The exposition at relatively high temperature for a long period of time under the sunlight combined with high concentration of salt and the consequent final intermediate aw value promoted a considerable lipid oxidation in CH as shown in Fig. 1. The analyzed basic chemical composition was similar to the other charqui muscles as reported Torres et al., 1989, Shimokomaki et al., 1998, Pinto et al., 2002). From the processing starting point up to the ready product and its storage it was observed an oxidation increase in a proportion of approx. 4 times only from 8th day onward of processing. Moreover, in the first salting days, there were no relevant changes and that corresponded to the oxidation inducing phase in CH (Chen et al., 1984) and in fact, as reported previously, the oxidation occured initially in pigments and only observed in lipids at second stage of oxidation (Torres et al., 1988). TBARS was detected from the final stage of initiation to the propagation of lipid oxidation as described by Melton (1983). Thereafter, there was a steady increase of oxidation approximately 8 times during storage after 90th day of processing. On the other hand, in cured JB the effect of nitrite antioxidant activities was noticeable. After processing, in desalted samples, TBARS measurement in both CH and JB samples revealed that there was approximately twice as much lipid oxidation in the nitrite-free charqui. Moreover, under conditions to promote WOF, TBARS values were 1.54 mg/kg for CH and 0.56 mg/kg for JB samples (p<0.05) (Table 1). The determined JB sodium nitrite average concentration was 13.90 (± 2.01) ppm, which was obviously below the limit allowed by the legislation (Brasil, 2000).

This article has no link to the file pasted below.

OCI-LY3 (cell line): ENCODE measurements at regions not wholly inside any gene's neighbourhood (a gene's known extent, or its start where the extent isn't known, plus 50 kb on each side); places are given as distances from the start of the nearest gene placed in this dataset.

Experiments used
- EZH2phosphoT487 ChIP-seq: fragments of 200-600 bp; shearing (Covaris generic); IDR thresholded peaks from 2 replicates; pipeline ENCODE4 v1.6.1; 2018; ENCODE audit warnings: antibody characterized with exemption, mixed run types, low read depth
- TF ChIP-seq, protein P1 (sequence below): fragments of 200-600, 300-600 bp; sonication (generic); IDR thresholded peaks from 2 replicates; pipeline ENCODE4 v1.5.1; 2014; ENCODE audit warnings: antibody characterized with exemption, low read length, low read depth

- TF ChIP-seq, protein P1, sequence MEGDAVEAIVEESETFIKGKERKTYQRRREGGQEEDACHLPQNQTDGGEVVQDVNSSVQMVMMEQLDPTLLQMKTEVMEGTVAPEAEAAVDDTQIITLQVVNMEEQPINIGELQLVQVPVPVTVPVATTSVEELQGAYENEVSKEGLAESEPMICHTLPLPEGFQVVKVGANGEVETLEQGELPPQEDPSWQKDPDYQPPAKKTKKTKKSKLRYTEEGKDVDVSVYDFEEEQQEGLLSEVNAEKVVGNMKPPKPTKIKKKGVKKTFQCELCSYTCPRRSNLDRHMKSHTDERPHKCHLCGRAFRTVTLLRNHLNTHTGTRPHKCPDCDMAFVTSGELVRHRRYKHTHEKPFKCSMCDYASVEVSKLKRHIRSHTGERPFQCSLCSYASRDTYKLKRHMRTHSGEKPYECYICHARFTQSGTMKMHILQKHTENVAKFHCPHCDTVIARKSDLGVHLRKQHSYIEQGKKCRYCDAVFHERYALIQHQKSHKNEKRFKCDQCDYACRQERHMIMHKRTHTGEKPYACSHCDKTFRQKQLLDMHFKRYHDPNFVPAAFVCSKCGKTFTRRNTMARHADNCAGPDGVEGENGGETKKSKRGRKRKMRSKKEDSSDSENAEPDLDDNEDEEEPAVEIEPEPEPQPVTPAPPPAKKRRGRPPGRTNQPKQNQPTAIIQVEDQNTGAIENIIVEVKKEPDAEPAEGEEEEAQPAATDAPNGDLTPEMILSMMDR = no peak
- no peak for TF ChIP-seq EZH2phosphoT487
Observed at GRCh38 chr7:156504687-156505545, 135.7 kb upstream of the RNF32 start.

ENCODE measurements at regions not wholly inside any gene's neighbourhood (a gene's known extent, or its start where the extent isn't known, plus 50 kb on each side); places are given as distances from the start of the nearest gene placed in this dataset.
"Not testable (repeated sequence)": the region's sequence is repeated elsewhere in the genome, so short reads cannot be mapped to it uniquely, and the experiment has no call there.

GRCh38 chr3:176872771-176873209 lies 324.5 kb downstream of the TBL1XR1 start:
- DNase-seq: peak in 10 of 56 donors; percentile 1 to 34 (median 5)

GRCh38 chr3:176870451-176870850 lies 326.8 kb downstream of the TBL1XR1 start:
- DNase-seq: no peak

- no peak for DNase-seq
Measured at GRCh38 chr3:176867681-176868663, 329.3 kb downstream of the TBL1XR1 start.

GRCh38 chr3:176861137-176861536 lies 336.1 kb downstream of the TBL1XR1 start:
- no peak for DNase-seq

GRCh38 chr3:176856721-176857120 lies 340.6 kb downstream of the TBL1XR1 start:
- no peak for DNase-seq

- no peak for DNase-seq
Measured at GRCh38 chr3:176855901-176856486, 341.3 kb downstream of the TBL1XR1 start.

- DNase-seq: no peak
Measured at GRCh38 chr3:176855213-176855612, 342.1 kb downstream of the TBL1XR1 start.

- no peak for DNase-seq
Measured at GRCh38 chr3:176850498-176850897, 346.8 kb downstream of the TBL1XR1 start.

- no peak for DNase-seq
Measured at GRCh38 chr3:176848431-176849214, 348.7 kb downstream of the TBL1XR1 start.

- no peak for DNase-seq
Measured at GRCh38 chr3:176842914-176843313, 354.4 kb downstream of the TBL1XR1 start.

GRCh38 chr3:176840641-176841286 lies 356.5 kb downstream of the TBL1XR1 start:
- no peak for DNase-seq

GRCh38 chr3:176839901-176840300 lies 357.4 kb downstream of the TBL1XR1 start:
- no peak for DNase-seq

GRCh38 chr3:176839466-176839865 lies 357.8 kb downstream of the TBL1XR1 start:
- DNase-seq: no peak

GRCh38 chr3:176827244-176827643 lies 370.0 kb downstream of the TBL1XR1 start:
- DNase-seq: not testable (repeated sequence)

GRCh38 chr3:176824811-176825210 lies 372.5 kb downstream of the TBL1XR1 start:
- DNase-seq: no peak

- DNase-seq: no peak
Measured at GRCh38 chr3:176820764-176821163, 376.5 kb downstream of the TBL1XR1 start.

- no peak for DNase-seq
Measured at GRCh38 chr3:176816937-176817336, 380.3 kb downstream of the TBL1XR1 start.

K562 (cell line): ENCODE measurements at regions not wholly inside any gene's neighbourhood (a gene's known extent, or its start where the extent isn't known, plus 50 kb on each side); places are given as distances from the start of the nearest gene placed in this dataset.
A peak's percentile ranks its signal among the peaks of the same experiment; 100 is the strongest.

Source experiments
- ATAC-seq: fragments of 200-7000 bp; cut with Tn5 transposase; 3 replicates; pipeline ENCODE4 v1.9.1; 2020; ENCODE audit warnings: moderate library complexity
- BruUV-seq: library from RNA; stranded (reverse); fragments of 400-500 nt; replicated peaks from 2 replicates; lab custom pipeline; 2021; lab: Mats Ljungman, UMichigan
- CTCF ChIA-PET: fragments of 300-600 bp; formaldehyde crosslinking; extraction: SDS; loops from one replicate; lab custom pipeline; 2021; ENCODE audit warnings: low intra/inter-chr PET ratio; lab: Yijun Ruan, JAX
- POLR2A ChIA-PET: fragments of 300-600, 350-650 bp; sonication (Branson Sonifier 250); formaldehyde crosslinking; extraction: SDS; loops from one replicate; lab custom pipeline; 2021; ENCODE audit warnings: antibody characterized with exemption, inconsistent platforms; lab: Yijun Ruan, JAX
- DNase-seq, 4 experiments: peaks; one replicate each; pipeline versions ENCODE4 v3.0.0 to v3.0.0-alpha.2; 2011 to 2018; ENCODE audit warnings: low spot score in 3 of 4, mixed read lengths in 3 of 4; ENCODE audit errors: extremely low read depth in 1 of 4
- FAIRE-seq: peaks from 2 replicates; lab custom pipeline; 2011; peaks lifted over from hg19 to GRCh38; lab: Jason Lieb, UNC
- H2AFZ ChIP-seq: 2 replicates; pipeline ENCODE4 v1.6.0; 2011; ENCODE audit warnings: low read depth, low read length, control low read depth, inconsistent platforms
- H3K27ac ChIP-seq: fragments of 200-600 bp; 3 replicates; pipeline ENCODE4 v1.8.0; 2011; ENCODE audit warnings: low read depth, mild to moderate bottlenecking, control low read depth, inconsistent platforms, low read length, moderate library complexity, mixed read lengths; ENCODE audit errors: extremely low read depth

Color